Liam Wong’s latest book explores the cinematic capacity of cities after dark

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“These are real moments isolated and framed with cinematic intent,” he says

Liam Wong is a true multi-hyphenate. Before his career in photography, he was included in Forbes’ ‘30 Under 30’ list, for his work as Art Director at Ubisoft, where he worked on video game direction for titles such as Far Cry and Crysis

“When I was working at Ubisoft, I picked up photography as a way to learn more about graphic design, color and composition,” says Wong, explaining how this helped him develop a distinct style. “It became a fun project of mine to develop a style for my photography using components from video game style guides – color, content and composition – which make something identifiable.” 

Wong’s first foray into photography began in 2015 when he toured Tokyo at night. The combination of ultra-intoxicating neon, rain and the spiritual sensation of solitude culminated in his first book, 2019’s TO:KY:OO, which broke UK crowdfunding records, raising over £140,000 – more than four times the target.

“I find that after midnight, time and people move differently,” says Wong, describing why all of his photography takes place, literally, after dark – the name of his new book. After Dark sees Wong expand his post-dusk photography away from Tokyo and into the evening’s grip of other cities like Seoul, Chongqing, Hong Kong and his hometown Edinburgh. 

The stark difference between giant metropolises and the comparatively quaint and familiar Edinburgh was initially difficult to work with. “That changed when I witnessed Edinburgh in the fog. Cycling through [the city] at 4am was both beautiful and eerie, when all you can make out through the fog are the silhouettes of architecture and monuments. It genuinely felt like stepping into the past and I have never experienced that feeling in other cities.” 

The cities which make up the bulk of the book have different characters. Chongqing and Seoul are comparatively dark when considered next to Tokyo’s light drenched streets, and Hong Kong distinct in its “verticality and density”. The older areas of the city such as Mong Kok reminded him of the anime Ghost in The Shell (1995). Seeing the street through a cinematic lens has resulted in Wong’s signature style, in which raw photographs become a canvas for an alternative reality, where tweaks and touch-ups can channel emotion in surreal and intimate ways.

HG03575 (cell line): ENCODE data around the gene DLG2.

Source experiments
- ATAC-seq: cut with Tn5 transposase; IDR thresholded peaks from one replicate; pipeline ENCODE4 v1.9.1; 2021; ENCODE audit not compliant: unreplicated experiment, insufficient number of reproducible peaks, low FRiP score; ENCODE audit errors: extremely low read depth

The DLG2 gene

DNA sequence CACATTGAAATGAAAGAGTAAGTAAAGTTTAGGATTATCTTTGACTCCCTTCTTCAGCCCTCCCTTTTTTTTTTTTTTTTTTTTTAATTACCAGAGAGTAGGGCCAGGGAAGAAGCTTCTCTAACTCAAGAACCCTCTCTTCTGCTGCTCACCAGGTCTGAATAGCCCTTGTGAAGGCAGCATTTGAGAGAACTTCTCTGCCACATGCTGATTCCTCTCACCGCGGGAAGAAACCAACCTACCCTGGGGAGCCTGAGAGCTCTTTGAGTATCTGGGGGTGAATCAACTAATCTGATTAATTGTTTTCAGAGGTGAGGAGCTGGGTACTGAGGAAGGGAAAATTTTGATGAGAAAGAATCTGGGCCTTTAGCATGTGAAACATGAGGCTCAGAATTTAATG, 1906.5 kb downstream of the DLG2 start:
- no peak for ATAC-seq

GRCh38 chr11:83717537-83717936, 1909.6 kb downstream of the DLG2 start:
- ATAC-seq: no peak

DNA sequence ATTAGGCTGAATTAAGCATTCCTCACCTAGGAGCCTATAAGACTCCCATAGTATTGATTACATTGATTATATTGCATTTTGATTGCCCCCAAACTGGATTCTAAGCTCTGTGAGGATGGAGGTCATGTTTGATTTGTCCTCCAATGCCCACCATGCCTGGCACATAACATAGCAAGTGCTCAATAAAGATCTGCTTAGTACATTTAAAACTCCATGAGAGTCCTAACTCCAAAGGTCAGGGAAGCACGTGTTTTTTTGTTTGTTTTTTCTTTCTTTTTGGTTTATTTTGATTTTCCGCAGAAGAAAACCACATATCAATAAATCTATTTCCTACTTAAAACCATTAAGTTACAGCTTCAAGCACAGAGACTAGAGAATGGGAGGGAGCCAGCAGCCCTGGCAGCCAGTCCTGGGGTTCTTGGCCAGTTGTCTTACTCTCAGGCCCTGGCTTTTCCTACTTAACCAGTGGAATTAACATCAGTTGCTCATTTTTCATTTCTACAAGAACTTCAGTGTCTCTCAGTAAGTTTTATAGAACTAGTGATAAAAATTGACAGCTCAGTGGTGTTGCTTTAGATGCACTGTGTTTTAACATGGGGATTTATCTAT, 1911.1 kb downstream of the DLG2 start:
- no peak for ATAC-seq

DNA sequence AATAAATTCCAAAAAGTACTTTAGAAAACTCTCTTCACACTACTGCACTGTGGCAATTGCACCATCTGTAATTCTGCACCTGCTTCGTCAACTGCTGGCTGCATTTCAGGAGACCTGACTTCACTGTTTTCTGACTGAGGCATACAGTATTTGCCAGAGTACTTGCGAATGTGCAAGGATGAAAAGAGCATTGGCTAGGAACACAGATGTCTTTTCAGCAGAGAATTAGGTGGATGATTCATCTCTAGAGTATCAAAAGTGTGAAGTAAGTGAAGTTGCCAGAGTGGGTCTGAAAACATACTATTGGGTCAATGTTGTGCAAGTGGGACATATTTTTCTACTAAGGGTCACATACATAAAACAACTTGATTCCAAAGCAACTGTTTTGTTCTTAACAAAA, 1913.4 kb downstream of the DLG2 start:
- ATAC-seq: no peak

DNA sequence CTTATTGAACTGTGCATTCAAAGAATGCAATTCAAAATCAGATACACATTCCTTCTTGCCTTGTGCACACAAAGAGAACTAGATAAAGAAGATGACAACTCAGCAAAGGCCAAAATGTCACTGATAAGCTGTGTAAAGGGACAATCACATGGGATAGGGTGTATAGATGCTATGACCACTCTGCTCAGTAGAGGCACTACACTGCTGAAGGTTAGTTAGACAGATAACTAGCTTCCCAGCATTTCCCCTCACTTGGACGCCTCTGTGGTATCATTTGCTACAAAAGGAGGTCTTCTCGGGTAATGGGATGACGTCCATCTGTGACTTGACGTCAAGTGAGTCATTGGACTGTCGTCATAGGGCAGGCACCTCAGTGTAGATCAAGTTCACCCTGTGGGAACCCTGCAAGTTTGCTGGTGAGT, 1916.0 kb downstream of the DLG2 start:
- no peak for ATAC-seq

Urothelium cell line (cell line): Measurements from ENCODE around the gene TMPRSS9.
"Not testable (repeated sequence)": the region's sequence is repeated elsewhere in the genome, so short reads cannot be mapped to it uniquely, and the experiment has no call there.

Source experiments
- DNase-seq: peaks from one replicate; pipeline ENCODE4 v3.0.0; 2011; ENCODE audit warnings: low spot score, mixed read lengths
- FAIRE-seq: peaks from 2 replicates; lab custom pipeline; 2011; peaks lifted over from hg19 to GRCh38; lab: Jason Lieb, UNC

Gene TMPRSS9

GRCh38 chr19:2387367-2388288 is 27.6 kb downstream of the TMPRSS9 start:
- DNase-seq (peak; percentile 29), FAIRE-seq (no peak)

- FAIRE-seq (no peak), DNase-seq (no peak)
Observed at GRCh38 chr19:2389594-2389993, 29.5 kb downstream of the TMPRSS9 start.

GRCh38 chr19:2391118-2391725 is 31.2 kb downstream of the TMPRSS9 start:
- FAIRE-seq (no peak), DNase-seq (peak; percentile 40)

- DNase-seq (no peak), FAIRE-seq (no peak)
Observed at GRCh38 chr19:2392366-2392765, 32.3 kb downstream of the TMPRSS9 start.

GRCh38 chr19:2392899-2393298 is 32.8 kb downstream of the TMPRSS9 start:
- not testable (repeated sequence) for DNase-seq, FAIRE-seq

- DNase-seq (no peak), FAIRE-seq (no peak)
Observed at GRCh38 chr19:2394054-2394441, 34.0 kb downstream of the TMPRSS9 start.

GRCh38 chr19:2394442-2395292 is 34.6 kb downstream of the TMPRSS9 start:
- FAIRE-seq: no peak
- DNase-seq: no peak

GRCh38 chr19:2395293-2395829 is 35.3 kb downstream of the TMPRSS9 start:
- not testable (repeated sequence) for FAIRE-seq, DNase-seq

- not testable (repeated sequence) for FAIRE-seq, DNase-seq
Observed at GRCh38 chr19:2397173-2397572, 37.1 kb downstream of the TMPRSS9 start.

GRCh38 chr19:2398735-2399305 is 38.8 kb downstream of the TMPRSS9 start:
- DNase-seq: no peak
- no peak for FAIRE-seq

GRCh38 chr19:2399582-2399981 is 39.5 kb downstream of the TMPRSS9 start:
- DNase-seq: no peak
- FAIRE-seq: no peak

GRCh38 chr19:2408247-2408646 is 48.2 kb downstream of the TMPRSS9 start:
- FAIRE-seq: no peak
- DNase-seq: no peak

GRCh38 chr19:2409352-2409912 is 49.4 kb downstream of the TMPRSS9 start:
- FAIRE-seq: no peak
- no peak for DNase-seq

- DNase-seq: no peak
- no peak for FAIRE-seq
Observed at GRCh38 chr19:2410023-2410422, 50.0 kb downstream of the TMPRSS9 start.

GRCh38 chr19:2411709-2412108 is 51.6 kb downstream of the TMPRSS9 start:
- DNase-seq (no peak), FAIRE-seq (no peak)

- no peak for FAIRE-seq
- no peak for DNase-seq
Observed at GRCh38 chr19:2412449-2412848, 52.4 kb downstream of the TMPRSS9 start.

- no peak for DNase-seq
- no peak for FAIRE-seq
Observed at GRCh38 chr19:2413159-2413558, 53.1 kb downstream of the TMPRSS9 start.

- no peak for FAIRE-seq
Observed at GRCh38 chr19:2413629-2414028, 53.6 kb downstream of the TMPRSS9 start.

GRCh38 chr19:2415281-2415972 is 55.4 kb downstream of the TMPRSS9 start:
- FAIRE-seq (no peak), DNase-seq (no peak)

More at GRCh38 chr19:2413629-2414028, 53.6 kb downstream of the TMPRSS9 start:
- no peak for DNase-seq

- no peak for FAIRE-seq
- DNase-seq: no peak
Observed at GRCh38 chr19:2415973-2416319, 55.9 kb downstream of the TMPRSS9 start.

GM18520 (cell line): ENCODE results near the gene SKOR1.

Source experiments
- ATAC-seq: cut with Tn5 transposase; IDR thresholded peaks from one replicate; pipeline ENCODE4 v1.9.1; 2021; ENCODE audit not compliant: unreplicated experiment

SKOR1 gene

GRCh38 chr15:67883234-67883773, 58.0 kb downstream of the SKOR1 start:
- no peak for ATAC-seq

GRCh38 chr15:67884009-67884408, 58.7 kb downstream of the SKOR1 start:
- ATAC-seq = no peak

Even Wong’s creative process is influenced by video games. “Whenever I am visiting a new city I go straight on Google Maps and find key landmarks, architecture and points of interest, dropping pins like objectives on a map. I go by foot and explore interesting alleyways, iconic structures and backdrops with a vista. I plot them out and visit as many as I can in the hours after dusk and before dawn.” 

Despite the surreal colour compositions, Wong’s images are hyper-real. The moments he captures are solitary and simple, but in this, there’s a touch of the sublime, a grasp of the beauty that exists in everyday moments: “Two birds huddled together sharing the warmth of a neon sign; a couple sharing an umbrella during a typhoon as they take shelter under a neofuturistic structure; an elderly woman walking down several flights of stairs balancing baskets of goods on a bamboo carrying pole. These are real moments isolated and framed with cinematic intent.”

After Dark by Liam Wong will be released summer 2022 and is currently available to pre-order.

Jacob Negus-Hill

Jacob Negus-Hill is the senior writer at Sabukaru Online. He studied Philosophy at the University of Leeds and achieved an MSc in Environmental Policy from the University of Bristol. He specialises in ethical and environmental topics within art and fashion. His words have appeared in The Face, Proper Mag, and BAB Mag among others.